Others saw Coolidge’s message as a desire to get back to private life. As early as 1924, Coolidge decided he would not run for the presidency a second time. The death of his son, Cal Jr., in 1924, took a heavy toll on the president, which some say led to clinical depression. “When he died, the power and the glory of the Presidency went with him,” Coolidge later wrote in his autobiography. He also noted that another term would put him in the White House longer than any other man had been there, and ten years is more time than any man should spend there.[12]

Also, Coolidge took some steps to make sure he was not drafted for the nomination. He said, “I do not approve the circulation of a petition, such as has been reported in the morning press, requesting me to run for President in 1928. I don’t see that anything good could come from it. I hope it will be discontinued.” He also announced in December 1927, “My statement stands. No one should be led to suppose that I have modified it. My decision will be respected.”[13] Informed that some Massachusetts Republicans were mounting a campaign to have him win their state’s presidential primary, Coolidge informed the Republican state chairman “Such an action would be most embarrassing to me… I request that it not be done.”[14]

While the language was open for debate, some pointed out that it was the language of a Vermont Yankee. "The Yankee language is founded on understatement and not overstatement," said publisher Charles Thompson.[15]

Honoring two-term tradition[edit]

Some feel that Coolidge was honoring the two-term tradition set by President Washington. Coolidge held the opinion that a Vice President who succeeded to part of another president’s term would not violate the rule by then running twice for election in his own right.[16] This tradition was continued in 1952 and 1968, when Presidents Harry S. Truman and Lyndon B. Johnson choose not to seek another term, although both had their names on the ballot and lost the New Hampshire primary. Both had succeeded to the presidency after the death of their predecessors and had been reelected only once. Theodore Roosevelt also did not run in 1908 after his succession to the presidency in 1901 and his reelection in 1904. However, he ran again in 1912, but lost to Woodrow Wilson.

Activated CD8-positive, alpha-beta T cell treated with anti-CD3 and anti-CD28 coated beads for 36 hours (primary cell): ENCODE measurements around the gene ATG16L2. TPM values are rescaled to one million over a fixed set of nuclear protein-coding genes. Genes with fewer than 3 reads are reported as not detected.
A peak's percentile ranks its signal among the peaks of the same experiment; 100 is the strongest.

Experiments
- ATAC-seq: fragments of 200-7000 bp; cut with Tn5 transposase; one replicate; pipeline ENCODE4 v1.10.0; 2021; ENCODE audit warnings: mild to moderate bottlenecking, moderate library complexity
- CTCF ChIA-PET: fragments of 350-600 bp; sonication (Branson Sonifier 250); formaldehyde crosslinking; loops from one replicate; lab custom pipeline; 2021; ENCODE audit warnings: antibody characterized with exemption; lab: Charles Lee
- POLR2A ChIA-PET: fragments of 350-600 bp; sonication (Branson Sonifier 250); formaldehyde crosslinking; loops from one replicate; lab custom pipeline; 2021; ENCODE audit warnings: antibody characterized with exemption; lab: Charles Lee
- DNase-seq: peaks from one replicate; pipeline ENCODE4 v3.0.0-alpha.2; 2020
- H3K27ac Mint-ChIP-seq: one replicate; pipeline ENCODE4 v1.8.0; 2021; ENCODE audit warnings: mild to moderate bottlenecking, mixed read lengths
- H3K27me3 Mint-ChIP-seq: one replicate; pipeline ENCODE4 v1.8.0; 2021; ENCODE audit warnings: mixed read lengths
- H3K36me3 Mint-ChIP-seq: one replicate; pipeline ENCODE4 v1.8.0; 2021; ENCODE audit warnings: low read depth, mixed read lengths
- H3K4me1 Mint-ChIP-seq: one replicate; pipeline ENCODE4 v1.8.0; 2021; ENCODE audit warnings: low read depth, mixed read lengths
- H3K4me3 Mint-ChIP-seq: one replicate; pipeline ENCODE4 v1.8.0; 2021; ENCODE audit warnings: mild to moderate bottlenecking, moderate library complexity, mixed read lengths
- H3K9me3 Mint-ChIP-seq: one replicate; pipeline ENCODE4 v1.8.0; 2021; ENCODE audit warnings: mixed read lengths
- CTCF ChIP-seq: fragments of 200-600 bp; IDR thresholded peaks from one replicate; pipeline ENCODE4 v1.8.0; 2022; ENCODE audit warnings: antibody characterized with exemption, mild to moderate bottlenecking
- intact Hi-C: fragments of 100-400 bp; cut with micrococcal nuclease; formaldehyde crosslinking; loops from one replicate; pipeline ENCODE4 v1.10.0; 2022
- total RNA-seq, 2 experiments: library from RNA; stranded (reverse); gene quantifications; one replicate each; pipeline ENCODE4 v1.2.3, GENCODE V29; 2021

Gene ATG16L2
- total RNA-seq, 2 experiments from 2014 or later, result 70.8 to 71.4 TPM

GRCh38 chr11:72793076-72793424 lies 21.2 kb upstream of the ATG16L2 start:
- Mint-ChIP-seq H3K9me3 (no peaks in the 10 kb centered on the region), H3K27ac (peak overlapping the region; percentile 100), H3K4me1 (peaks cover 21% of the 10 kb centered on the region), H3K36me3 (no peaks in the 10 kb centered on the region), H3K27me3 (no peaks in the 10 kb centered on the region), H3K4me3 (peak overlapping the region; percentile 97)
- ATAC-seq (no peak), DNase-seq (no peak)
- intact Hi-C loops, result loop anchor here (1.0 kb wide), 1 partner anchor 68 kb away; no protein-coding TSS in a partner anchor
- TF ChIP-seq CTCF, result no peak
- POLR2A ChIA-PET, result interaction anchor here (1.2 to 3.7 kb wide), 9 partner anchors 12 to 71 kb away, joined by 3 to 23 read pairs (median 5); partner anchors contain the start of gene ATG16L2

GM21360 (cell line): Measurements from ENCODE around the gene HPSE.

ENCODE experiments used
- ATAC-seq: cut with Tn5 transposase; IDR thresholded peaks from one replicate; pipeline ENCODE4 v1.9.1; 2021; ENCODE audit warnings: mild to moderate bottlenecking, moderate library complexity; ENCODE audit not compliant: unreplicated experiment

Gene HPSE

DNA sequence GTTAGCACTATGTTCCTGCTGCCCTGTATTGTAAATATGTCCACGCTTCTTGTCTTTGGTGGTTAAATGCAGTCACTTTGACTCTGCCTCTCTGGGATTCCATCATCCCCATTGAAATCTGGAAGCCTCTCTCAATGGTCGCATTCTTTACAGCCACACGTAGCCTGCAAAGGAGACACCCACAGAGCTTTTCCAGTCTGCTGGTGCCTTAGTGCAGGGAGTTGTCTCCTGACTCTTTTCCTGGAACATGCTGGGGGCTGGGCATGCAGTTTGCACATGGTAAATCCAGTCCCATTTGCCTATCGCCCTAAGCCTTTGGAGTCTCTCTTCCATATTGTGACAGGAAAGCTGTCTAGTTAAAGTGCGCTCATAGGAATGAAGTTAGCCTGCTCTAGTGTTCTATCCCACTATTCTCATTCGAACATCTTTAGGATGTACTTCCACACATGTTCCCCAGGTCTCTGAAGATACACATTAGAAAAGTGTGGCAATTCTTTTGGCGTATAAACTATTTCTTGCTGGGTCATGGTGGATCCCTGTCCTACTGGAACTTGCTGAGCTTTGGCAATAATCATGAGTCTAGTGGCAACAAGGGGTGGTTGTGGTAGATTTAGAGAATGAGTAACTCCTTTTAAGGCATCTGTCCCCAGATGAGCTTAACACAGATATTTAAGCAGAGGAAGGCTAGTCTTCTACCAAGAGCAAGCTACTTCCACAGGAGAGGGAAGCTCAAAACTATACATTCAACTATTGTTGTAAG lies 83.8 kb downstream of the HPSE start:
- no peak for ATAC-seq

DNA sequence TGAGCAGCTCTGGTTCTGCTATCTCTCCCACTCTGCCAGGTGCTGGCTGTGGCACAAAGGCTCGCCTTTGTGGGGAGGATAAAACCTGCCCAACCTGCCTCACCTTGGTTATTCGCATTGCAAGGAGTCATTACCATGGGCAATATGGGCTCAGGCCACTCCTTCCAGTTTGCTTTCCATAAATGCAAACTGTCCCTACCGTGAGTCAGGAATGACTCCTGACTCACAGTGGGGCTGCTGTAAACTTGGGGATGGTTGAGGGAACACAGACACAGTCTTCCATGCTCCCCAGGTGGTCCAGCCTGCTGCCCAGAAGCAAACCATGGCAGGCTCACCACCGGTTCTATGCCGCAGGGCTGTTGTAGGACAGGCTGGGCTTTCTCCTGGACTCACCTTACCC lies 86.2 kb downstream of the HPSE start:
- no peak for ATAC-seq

Within the Republican party, there was talk that the “no third term tradition” could damage Coolidge’s, and thus the party’s, chances come election day. This led to some party members calling for him not to run for a third term, though most scholars feel their opinion had little effect on Coolidge’s reasoning.[17]

Popular culture[edit]

The phrase entered popular culture of the era. The tune "I Do Not Choose to Run", credited to Kenny & Dennis [18] was recorded in March 1928 by Harry Reser's jazz band for Brunswick Records. The humorous lyrics tell the story of a watch which, rather than ticking and telling time, utters Coolidge's famous phrase.[19]

References[edit]

  1. ^ Greenberg, p. 137
  2. ^ Greenberg, p. 137
  3. ^ Greenberg, p. 145
  4. ^ Gilbert, p. 227
  5. ^ Gilbert, p. 227
  6. ^ Gilbert, p. 227
  7. ^ Gilbert, p. 228
  8. ^ Gilbert, p. 228
  9. ^ Gilbert, p. 229
  10. ^ Gilbert, p. 229
  11. ^ Coolidge, p. ?
  12. ^ Greenberg, p. 138
  13. ^ Gilbert, p. 229
  14. ^ Gilbert, p. 229
  15. ^ Gilbert, p. 229
  16. ^ Greenberg, p. 138
  17. ^ Gilbert, p. 228
  18. ^ http://www.oocities.org/Cag03/NovIDoNot.html
  19. ^ http://www.redhotjazz.com/hreserbands.html

Bibliography[edit]

  • Coolidge, Calvin (1929). The Autobiography of Calvin Coolidge. New York: Cosmopolitan Book. 
  • Greenberg, David (2007). Calvin Coolidge. New York: Times. 
  • Gilbert, Robert E. (2003). The Tormented President: Calvin Coolidge, Death, and Clinical Depression. Westport, CT: Praeger.